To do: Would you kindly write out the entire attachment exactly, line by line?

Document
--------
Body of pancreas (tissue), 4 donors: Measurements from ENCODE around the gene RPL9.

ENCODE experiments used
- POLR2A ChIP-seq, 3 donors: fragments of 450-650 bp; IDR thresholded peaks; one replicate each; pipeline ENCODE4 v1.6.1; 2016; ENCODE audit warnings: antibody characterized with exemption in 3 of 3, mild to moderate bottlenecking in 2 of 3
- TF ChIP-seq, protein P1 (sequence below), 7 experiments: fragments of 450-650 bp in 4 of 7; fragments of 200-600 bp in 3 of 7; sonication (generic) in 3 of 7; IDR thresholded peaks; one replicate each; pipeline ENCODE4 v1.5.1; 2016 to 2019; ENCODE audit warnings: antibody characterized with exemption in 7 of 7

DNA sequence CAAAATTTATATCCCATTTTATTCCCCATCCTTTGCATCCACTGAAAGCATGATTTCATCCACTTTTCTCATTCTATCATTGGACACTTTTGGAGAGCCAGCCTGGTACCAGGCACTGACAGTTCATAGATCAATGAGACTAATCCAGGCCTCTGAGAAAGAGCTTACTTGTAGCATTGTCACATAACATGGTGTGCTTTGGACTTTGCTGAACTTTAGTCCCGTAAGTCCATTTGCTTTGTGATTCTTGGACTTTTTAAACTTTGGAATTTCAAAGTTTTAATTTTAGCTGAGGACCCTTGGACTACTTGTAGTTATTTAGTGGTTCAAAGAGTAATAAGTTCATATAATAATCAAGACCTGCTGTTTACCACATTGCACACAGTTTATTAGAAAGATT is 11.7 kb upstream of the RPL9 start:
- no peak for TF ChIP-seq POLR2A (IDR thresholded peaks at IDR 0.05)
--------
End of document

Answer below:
Body of pancreas (tissue), 4 donors: Measurements from ENCODE around the gene RPL9.

ENCODE experiments used
- POLR2A ChIP-seq, 3 donors: fragments of 450-650 bp; IDR thresholded peaks; one replicate each; pipeline ENCODE4 v1.6.1; 2016; ENCODE audit warnings: antibody characterized with exemption in 3 of 3, mild to moderate bottlenecking in 2 of 3
- TF ChIP-seq, protein P1 (sequence below), 7 experiments: fragments of 450-650 bp in 4 of 7; fragments of 200-600 bp in 3 of 7; sonication (generic) in 3 of 7; IDR thresholded peaks; one replicate each; pipeline ENCODE4 v1.5.1; 2016 to 2019; ENCODE audit warnings: antibody characterized with exemption in 7 of 7

DNA sequence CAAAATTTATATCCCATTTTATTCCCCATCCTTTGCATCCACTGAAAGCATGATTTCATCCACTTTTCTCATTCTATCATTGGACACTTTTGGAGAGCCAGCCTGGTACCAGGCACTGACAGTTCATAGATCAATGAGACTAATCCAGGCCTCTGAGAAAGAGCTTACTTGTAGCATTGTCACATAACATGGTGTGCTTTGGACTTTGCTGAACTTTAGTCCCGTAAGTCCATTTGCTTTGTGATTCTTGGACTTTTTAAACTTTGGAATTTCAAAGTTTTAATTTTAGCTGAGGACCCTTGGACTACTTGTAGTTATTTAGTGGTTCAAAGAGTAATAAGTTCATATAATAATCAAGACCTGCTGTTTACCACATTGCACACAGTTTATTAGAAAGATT is 11.7 kb upstream of the RPL9 start:
- no peak for TF ChIP-seq POLR2A (IDR thresholded peaks at IDR 0.05)